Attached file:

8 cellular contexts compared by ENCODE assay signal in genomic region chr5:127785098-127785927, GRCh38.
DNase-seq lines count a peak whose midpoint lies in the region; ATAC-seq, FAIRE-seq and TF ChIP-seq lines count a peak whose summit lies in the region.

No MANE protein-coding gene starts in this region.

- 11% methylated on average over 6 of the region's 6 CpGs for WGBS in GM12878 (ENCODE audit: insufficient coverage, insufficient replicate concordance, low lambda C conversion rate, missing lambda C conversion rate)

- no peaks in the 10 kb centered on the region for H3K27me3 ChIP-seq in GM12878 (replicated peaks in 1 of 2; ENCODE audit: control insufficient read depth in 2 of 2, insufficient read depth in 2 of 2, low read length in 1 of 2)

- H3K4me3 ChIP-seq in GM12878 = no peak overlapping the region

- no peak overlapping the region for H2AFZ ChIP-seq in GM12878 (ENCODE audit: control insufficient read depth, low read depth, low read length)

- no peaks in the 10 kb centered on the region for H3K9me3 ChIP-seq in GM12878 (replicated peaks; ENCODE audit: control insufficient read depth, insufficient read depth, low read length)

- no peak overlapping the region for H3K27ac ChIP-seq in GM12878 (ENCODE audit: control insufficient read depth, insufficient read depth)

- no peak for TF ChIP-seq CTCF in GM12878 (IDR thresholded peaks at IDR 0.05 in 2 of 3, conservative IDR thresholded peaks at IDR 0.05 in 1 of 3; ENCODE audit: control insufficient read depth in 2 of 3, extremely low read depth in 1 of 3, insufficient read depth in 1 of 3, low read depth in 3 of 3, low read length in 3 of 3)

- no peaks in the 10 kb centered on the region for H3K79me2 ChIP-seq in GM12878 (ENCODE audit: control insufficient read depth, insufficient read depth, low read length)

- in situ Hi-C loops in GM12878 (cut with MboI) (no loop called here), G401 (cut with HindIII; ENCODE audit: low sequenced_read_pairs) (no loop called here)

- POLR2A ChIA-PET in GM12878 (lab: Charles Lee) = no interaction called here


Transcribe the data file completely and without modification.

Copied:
8 cellular contexts compared by ENCODE assay signal in genomic region chr5:127785098-127785927, GRCh38.
DNase-seq lines count a peak whose midpoint lies in the region; ATAC-seq, FAIRE-seq and TF ChIP-seq lines count a peak whose summit lies in the region.

No MANE protein-coding gene starts in this region.

- 11% methylated on average over 6 of the region's 6 CpGs for WGBS in GM12878 (ENCODE audit: insufficient coverage, insufficient replicate concordance, low lambda C conversion rate, missing lambda C conversion rate)

- no peaks in the 10 kb centered on the region for H3K27me3 ChIP-seq in GM12878 (replicated peaks in 1 of 2; ENCODE audit: control insufficient read depth in 2 of 2, insufficient read depth in 2 of 2, low read length in 1 of 2)

- H3K4me3 ChIP-seq in GM12878 = no peak overlapping the region

- no peak overlapping the region for H2AFZ ChIP-seq in GM12878 (ENCODE audit: control insufficient read depth, low read depth, low read length)

- no peaks in the 10 kb centered on the region for H3K9me3 ChIP-seq in GM12878 (replicated peaks; ENCODE audit: control insufficient read depth, insufficient read depth, low read length)

- no peak overlapping the region for H3K27ac ChIP-seq in GM12878 (ENCODE audit: control insufficient read depth, insufficient read depth)

- no peak for TF ChIP-seq CTCF in GM12878 (IDR thresholded peaks at IDR 0.05 in 2 of 3, conservative IDR thresholded peaks at IDR 0.05 in 1 of 3; ENCODE audit: control insufficient read depth in 2 of 3, extremely low read depth in 1 of 3, insufficient read depth in 1 of 3, low read depth in 3 of 3, low read length in 3 of 3)

- no peaks in the 10 kb centered on the region for H3K79me2 ChIP-seq in GM12878 (ENCODE audit: control insufficient read depth, insufficient read depth, low read length)

- in situ Hi-C loops in GM12878 (cut with MboI) (no loop called here), G401 (cut with HindIII; ENCODE audit: low sequenced_read_pairs) (no loop called here)

- POLR2A ChIA-PET in GM12878 (lab: Charles Lee) = no interaction called here